La Crescent Love (Apple Capital)

Everyday is normal, like everyone’s business.

We know all, and they the same, familiar witness.

A lot of talk, a lot of talk, about that.

She died here, he was born there, that’s where they met and so on.

Small time drugs, a little crime, closet-depression, some suicide, cancer a few times, but until next time we wait.

Nothing has changed.

And when it does.

We know we know them.

A main street and 2 to 4 to 6, count it, crossings; small grid on a big scale.

Lifestyle for some, a couple handfuls of stop signs and a few buckets of white paint.

More populous in the ground than above, almost, growing as we speak, on both sides.

The dirt in the summer blows for miles in between the bluffs, North and South ridge hang on both sides.

Cornfields and hay near blinking towers, red and blue in the height and the seasonal mist.

In my head, an outline of the United States of America is on that slope of a hill.

Rubbing my eyes.

I see where I come from.

Cars roll into the countryside to find their souls.

Across from La Crosse, you can get a drink and sit and chat with a local anytime.

I promise.

The fall and spring bring a scenic thing, robust rain or not, something is happening.

Where parades pay homage to drunkards and whores.

It’s not boring, or insulting, its real and it happens.

Bring aspirin and condoms.

Or neither.

The locals love to love.

Word of mouth travels around like trucks on the pavement; out and about, but naught will mention it.

Rivers run near, there is plenty of water and sandstone.

Trees:  some new, some full grown and overgrown.

Eventually from streets to woods, the valley’s crest to the hill top; vegetation ubiquitous and varied in between.

A library, a police station, a few eateries, a few bars, a grocery, a pike, thousands of people, and silence.

Still silence, everything seems in the distance, realer than now though straight ahead.

The nights are dark and vast, across the great divide some lights.

Over in the distance people stir.

Drunk stupor, money lost, domestic abuse cases pending, but La Crescent is always away from La Crosse.

Yet juxtapose.

Good times are good times, and when in Rome.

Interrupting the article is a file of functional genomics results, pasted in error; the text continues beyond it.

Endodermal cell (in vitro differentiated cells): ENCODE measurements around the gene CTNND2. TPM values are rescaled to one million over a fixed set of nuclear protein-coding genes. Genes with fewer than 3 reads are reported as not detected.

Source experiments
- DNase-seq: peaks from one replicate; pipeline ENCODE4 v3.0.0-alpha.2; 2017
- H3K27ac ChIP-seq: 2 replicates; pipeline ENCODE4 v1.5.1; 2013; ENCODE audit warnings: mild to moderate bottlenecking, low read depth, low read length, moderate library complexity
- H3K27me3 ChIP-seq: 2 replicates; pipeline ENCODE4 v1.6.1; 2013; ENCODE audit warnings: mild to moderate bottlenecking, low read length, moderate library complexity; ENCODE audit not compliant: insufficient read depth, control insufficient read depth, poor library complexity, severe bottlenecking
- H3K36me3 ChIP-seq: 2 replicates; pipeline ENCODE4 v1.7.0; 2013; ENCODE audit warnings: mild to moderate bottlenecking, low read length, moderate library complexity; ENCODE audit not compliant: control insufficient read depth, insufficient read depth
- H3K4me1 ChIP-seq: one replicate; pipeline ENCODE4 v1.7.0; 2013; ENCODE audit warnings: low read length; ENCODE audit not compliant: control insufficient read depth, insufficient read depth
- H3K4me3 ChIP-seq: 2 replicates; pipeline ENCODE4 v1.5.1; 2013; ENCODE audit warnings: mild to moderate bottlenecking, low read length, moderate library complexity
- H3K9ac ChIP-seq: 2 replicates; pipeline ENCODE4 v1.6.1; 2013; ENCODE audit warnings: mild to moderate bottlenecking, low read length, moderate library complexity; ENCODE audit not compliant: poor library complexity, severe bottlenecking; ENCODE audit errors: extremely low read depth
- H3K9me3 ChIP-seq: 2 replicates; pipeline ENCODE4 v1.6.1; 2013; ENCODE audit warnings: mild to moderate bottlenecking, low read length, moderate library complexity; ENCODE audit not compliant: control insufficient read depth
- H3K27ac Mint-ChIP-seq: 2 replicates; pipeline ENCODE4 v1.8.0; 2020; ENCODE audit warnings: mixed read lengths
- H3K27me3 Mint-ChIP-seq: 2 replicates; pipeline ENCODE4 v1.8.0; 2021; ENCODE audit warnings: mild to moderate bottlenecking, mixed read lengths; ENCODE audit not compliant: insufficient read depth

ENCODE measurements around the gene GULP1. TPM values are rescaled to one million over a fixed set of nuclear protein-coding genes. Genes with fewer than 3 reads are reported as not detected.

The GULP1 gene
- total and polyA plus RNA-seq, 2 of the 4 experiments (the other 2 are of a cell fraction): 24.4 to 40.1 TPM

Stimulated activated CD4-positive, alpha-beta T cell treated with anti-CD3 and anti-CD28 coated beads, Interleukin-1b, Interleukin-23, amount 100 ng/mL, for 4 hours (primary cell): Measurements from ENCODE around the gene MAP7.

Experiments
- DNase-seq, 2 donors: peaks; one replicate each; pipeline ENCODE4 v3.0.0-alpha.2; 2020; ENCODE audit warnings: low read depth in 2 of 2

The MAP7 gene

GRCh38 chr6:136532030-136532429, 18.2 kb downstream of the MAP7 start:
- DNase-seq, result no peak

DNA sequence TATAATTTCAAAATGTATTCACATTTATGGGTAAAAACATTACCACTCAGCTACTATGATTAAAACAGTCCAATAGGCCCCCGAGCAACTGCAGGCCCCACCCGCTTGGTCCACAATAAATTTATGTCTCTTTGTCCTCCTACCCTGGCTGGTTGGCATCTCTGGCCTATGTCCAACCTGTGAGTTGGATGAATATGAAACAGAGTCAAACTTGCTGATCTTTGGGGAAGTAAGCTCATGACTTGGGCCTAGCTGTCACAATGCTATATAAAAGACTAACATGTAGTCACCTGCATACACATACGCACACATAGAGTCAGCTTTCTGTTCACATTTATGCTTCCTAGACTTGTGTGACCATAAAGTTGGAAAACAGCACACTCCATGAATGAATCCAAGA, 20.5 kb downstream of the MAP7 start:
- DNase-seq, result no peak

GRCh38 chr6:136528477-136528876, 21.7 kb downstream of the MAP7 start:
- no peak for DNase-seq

Drop a pin, make a peep, the sound seems to echo for miles.

Time to think of the dead, count the seconds in between.

Time to think of the new born, I forgot their names, but they have heard of me.

Cozy, but comfort so surreal it can be a mute hell to those with a broader view.

Its hard to tell.

Ancient times before the fur trading, not much was aroused:

Maybe animal.

Maybe Indian.

Maybe Settler.

Maybe not, no apples yet.

A hundred years back a few families, maybe three, and my sister and friend have lived where they once came to be.

The old houses stand erect and the new houses seep of pride as they cast their shadows and assertiveness.

Street lights blink on and off to save energy, or because of bad wiring.

Its hard to tell, there is no one to ask about it.

Families, some small in size, some large, take advantage of the space.

The village, the town, the city, whichever.

Cut tight, not long, but lean.

The overlook where Mom saw UFO’s and the house we lived in years ago sit high up top.

There are some orchards and farms, not far from what people in big cities call entertainment.

La Crosse for drinking and some smoke, possibly green.

La Crescent to rest your mind most of the time.

All of the people pretend not to enjoy it, but they like the sights they’ve seen and they know it.

Oh they know it.

Close to heart, and I miss it.

Small town blues.

My what a scene.


One Comment to “La Crescent Love (Apple Capital)”

  1. Nice terry ; )

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